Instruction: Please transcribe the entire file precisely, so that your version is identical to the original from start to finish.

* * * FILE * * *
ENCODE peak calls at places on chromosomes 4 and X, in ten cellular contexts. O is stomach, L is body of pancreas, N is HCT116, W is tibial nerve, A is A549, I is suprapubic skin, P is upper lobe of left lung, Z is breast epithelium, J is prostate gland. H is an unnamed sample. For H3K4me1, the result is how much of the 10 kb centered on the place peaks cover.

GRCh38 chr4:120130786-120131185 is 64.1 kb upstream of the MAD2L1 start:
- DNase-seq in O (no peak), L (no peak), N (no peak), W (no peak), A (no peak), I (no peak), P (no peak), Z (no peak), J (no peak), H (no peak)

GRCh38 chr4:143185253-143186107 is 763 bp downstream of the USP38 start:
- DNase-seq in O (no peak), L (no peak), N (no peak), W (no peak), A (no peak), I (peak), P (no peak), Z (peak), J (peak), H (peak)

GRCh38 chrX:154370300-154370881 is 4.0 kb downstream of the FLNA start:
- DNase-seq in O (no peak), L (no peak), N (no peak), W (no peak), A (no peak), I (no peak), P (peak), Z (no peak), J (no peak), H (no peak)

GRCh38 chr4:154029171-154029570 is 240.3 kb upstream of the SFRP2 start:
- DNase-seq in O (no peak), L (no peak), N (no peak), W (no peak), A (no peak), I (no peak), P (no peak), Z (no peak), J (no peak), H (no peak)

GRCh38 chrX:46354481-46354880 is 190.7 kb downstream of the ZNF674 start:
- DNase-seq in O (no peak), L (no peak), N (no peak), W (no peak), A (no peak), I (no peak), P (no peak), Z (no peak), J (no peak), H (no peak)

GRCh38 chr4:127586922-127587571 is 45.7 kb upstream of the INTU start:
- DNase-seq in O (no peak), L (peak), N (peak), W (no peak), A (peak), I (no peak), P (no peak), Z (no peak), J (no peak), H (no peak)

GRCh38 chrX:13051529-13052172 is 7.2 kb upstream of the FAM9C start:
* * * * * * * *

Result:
ENCODE peak calls at places on chromosomes 4 and X, in ten cellular contexts. O is stomach, L is body of pancreas, N is HCT116, W is tibial nerve, A is A549, I is suprapubic skin, P is upper lobe of left lung, Z is breast epithelium, J is prostate gland. H is an unnamed sample. For H3K4me1, the result is how much of the 10 kb centered on the place peaks cover.

GRCh38 chr4:120130786-120131185 is 64.1 kb upstream of the MAD2L1 start:
- DNase-seq in O (no peak), L (no peak), N (no peak), W (no peak), A (no peak), I (no peak), P (no peak), Z (no peak), J (no peak), H (no peak)

GRCh38 chr4:143185253-143186107 is 763 bp downstream of the USP38 start:
- DNase-seq in O (no peak), L (no peak), N (no peak), W (no peak), A (no peak), I (peak), P (no peak), Z (peak), J (peak), H (peak)

GRCh38 chrX:154370300-154370881 is 4.0 kb downstream of the FLNA start:
- DNase-seq in O (no peak), L (no peak), N (no peak), W (no peak), A (no peak), I (no peak), P (peak), Z (no peak), J (no peak), H (no peak)

GRCh38 chr4:154029171-154029570 is 240.3 kb upstream of the SFRP2 start:
- DNase-seq in O (no peak), L (no peak), N (no peak), W (no peak), A (no peak), I (no peak), P (no peak), Z (no peak), J (no peak), H (no peak)

GRCh38 chrX:46354481-46354880 is 190.7 kb downstream of the ZNF674 start:
- DNase-seq in O (no peak), L (no peak), N (no peak), W (no peak), A (no peak), I (no peak), P (no peak), Z (no peak), J (no peak), H (no peak)

GRCh38 chr4:127586922-127587571 is 45.7 kb upstream of the INTU start:
- DNase-seq in O (no peak), L (peak), N (peak), W (no peak), A (peak), I (no peak), P (no peak), Z (no peak), J (no peak), H (no peak)

GRCh38 chrX:13051529-13052172 is 7.2 kb upstream of the FAM9C start: